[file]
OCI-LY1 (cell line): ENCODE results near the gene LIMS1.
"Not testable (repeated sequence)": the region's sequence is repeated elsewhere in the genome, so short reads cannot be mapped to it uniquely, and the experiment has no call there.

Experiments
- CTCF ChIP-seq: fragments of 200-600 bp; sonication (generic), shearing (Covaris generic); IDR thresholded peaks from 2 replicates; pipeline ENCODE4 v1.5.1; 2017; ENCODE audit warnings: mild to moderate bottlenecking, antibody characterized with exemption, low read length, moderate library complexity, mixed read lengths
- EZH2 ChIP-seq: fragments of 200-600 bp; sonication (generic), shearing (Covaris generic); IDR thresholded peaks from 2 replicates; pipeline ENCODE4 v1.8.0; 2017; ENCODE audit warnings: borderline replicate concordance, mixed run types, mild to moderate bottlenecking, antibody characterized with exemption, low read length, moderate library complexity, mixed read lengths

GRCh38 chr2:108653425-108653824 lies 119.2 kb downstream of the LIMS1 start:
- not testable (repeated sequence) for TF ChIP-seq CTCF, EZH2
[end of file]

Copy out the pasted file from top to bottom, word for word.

OCI-LY1 (cell line): ENCODE results near the gene LIMS1.
"Not testable (repeated sequence)": the region's sequence is repeated elsewhere in the genome, so short reads cannot be mapped to it uniquely, and the experiment has no call there.

Experiments
- CTCF ChIP-seq: fragments of 200-600 bp; sonication (generic), shearing (Covaris generic); IDR thresholded peaks from 2 replicates; pipeline ENCODE4 v1.5.1; 2017; ENCODE audit warnings: mild to moderate bottlenecking, antibody characterized with exemption, low read length, moderate library complexity, mixed read lengths
- EZH2 ChIP-seq: fragments of 200-600 bp; sonication (generic), shearing (Covaris generic); IDR thresholded peaks from 2 replicates; pipeline ENCODE4 v1.8.0; 2017; ENCODE audit warnings: borderline replicate concordance, mixed run types, mild to moderate bottlenecking, antibody characterized with exemption, low read length, moderate library complexity, mixed read lengths

GRCh38 chr2:108653425-108653824 lies 119.2 kb downstream of the LIMS1 start:
- not testable (repeated sequence) for TF ChIP-seq CTCF, EZH2